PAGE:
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‘Ladies night’ controversy asking the wrong question

So called “Ladies drink free” promotions are quite common. Customers as well as businesses have grown accustomed to such offers. Some claim, though, they are an infringement on equality, and states such as New Jersey have even passed laws to make such practices illegal. Yet, the whole controversy does not address the important point that such promotions are essentially an invitation to binge drinking.

New Jersey saw reason enough to pass a law on June 1 that made such promotions illegal, citing sexual discrimination as their basis. After passing the law, however, Gov. James E. McGreevey denounced it as “bureaucratic nonsense,” according to the Associated Press, and the law was revoked Friday.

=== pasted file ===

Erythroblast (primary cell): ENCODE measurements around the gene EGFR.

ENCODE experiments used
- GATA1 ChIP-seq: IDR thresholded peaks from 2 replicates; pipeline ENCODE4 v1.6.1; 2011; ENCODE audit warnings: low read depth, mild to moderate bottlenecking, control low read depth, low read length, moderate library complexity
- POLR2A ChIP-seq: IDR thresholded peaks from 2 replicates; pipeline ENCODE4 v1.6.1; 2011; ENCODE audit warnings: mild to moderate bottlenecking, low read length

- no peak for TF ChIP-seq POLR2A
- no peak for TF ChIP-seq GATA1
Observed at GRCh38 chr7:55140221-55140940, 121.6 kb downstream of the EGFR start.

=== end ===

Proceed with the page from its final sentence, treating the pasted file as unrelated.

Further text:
Local owners of establishments agreed with the governor’s assessment. “The girls do all the buying,” Chris Mourtos, the owner of a NJ restaurant, told The Washington Times.

He argued what several students will find familiar: While some nights as much as 70 percent of the clientele is male, the females purchase most of the drinks. Therefore, he argues, nobody is put at a disadvantage as far as pricing is concerned.

This may all be true, but establishments that charge a cover and give out free drinks to females or hand out free drinks up to a certain time of the night, invite females to drink more and faster in order for them to feel they got their money’s worth.

The argument that the practice is sexist is therefore moot. A better question to ask would be if promotions designed to attract college students and drink an addictive substance — alcohol — more than they probably would if it was priced regularly are a good thing to begin with.